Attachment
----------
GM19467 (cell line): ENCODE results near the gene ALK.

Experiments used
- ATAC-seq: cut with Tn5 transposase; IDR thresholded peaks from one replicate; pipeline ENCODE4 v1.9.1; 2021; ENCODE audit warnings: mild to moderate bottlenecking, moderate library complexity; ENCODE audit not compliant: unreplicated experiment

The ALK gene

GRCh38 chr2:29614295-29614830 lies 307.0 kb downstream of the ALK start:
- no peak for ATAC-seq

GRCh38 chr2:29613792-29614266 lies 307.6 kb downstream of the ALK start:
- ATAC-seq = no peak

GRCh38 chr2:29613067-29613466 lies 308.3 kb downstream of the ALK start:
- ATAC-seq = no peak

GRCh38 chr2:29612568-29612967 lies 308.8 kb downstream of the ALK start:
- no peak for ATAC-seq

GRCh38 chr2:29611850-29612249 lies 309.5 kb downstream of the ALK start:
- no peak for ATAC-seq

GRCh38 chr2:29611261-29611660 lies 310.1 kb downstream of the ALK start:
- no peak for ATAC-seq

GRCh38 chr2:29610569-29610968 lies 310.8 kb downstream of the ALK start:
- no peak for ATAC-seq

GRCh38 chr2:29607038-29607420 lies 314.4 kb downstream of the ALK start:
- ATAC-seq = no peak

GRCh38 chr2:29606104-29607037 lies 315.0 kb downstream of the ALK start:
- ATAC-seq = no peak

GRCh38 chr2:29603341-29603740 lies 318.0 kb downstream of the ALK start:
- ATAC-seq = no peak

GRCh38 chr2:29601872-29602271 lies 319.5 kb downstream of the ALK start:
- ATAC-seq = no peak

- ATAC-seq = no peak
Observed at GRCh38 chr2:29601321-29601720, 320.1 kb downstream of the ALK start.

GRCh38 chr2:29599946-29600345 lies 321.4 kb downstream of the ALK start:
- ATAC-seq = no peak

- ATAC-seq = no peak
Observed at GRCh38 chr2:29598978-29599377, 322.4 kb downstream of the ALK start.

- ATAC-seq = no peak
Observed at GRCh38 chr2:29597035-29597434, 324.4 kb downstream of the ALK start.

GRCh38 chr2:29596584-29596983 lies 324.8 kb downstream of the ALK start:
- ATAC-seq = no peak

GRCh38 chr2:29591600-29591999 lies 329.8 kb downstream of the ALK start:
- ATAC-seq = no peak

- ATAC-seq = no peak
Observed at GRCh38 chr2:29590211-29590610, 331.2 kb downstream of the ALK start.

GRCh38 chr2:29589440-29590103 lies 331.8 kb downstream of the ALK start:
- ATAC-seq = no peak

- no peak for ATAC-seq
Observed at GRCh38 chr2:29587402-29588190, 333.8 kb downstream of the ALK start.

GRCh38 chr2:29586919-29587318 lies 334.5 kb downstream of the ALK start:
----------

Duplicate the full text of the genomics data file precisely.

GM19467 (cell line): ENCODE results near the gene ALK.

Experiments used
- ATAC-seq: cut with Tn5 transposase; IDR thresholded peaks from one replicate; pipeline ENCODE4 v1.9.1; 2021; ENCODE audit warnings: mild to moderate bottlenecking, moderate library complexity; ENCODE audit not compliant: unreplicated experiment

The ALK gene

GRCh38 chr2:29614295-29614830 lies 307.0 kb downstream of the ALK start:
- no peak for ATAC-seq

GRCh38 chr2:29613792-29614266 lies 307.6 kb downstream of the ALK start:
- ATAC-seq = no peak

GRCh38 chr2:29613067-29613466 lies 308.3 kb downstream of the ALK start:
- ATAC-seq = no peak

GRCh38 chr2:29612568-29612967 lies 308.8 kb downstream of the ALK start:
- no peak for ATAC-seq

GRCh38 chr2:29611850-29612249 lies 309.5 kb downstream of the ALK start:
- no peak for ATAC-seq

GRCh38 chr2:29611261-29611660 lies 310.1 kb downstream of the ALK start:
- no peak for ATAC-seq

GRCh38 chr2:29610569-29610968 lies 310.8 kb downstream of the ALK start:
- no peak for ATAC-seq

GRCh38 chr2:29607038-29607420 lies 314.4 kb downstream of the ALK start:
- ATAC-seq = no peak

GRCh38 chr2:29606104-29607037 lies 315.0 kb downstream of the ALK start:
- ATAC-seq = no peak

GRCh38 chr2:29603341-29603740 lies 318.0 kb downstream of the ALK start:
- ATAC-seq = no peak

GRCh38 chr2:29601872-29602271 lies 319.5 kb downstream of the ALK start:
- ATAC-seq = no peak

- ATAC-seq = no peak
Observed at GRCh38 chr2:29601321-29601720, 320.1 kb downstream of the ALK start.

GRCh38 chr2:29599946-29600345 lies 321.4 kb downstream of the ALK start:
- ATAC-seq = no peak

- ATAC-seq = no peak
Observed at GRCh38 chr2:29598978-29599377, 322.4 kb downstream of the ALK start.

- ATAC-seq = no peak
Observed at GRCh38 chr2:29597035-29597434, 324.4 kb downstream of the ALK start.

GRCh38 chr2:29596584-29596983 lies 324.8 kb downstream of the ALK start:
- ATAC-seq = no peak

GRCh38 chr2:29591600-29591999 lies 329.8 kb downstream of the ALK start:
- ATAC-seq = no peak

- ATAC-seq = no peak
Observed at GRCh38 chr2:29590211-29590610, 331.2 kb downstream of the ALK start.

GRCh38 chr2:29589440-29590103 lies 331.8 kb downstream of the ALK start:
- ATAC-seq = no peak

- no peak for ATAC-seq
Observed at GRCh38 chr2:29587402-29588190, 333.8 kb downstream of the ALK start.

GRCh38 chr2:29586919-29587318 lies 334.5 kb downstream of the ALK start: